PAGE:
An astronomer called Cervantes

This article was originally published in Spanish  in the website of   Fundación madri+d. To access the original version, click here.The English translation was published in OpenMind, an interdisciplinary platform with bilingual articles in Spanish and English by te Fundación BBVA. The English version is here.

On the name of the satellites of Jupiter discovered by Galileo

Miguel de Cervantes died in 1616 a pauper. He is buried in the convent Trinitarians nuns in Madrid, where there is a search now underway for his tomb. As well as his monumental work Don Quixote, which he himself considered the first modern novel, his extensive literary production included poetry and theater. It also appears that his scientific culture must have been considerable, as he kept in touch with the advances that were made at the start of the 17th century following the invention of the telescope. It is even possible that he made a significant scientific contribution, naming the satellites of the planet Jupiter, which were identified when Galileo Galilei, the astronomer from Pisa, pointed the new instrument to the sky.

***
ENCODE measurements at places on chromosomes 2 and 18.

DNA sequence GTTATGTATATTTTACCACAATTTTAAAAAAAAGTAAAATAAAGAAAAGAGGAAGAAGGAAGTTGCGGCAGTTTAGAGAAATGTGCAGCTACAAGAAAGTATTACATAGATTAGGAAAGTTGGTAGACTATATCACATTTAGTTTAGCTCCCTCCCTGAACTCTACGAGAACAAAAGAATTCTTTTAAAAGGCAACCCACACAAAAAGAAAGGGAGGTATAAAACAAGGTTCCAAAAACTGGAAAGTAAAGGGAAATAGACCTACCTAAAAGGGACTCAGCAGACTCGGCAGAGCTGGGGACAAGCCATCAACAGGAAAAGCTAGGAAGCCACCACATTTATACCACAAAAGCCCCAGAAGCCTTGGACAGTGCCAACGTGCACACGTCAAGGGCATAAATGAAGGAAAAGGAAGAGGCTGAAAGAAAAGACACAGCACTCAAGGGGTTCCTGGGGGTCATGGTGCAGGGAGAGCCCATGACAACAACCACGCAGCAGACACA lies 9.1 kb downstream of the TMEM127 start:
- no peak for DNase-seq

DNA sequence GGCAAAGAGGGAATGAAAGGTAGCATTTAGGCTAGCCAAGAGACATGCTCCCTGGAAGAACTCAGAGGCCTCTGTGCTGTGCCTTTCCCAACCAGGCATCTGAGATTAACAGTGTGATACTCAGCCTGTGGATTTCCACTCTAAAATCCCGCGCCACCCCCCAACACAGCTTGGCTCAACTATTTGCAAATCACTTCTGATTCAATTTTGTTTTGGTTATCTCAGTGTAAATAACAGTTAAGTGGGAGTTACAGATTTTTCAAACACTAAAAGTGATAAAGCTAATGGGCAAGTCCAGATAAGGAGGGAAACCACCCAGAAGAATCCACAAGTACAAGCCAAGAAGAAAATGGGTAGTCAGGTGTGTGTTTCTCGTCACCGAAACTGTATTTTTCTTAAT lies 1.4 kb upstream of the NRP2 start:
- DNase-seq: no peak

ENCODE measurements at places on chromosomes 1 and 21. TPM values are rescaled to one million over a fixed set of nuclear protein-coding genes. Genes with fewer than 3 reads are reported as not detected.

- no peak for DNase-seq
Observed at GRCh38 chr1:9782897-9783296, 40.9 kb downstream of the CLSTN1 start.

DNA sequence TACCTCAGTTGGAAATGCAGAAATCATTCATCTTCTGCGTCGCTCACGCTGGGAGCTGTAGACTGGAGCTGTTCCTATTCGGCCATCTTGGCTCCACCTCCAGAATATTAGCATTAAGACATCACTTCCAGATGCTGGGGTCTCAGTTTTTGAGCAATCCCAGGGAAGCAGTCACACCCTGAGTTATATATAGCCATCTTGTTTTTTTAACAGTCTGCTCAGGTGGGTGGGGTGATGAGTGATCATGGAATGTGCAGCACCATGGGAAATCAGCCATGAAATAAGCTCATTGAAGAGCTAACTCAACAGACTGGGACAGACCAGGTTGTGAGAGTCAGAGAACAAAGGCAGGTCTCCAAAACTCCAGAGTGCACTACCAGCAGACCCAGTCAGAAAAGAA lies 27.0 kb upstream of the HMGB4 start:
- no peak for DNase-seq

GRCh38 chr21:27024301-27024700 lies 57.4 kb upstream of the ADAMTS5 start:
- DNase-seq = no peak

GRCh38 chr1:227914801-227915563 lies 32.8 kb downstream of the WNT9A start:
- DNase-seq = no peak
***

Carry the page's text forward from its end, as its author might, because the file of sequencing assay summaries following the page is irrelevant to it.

With the publication of “Sidereus Nuncius” (the Sidereal Messenger) in March 1610, Galileo began a real revolution, not only in astronomy but also in philosophy. He presented solid evidence overturning the interpretations of the world that had been firmly in place for centuries. In his work Galileo shows us an irregular and imperfect moon; he identifies a large number of new stars that are weaker than those seen with the naked eye; he reveals the complex nature of the Milky Way; and he discovers four bodies orbiting Jupiter, delivering a devastating blow to the Ptolemaic cosmology. In successive letters he continued his demolition of the static vision accepted by the Aristotelian orthodoxy. He observed the phases of Venus and the rings of Saturn, without identifying them as such; he also interpreted correctly that the sunspots are real features on the surface of the sun. In these and other discoveries, Galileo became immersed in major controversies that almost cost him his life when he faced the Roman Inquisition (censured in 1616 and condemned in 1633 to permanent house arrest).  One of these disputes, limited to the academic arena and not resolved until the 20th century, involved the German astronomer Simon Marius (the Latin version of the German name Simon Mayr or Mayer), who claimed co-discovery of Jupiter’s satellites and was attacked roundly by Galileo as a result. The alleged plagiarism, accepted for 300 years, was disproved decades ago, although references to it can still be found in some texts. Let’s look at the sequence of events: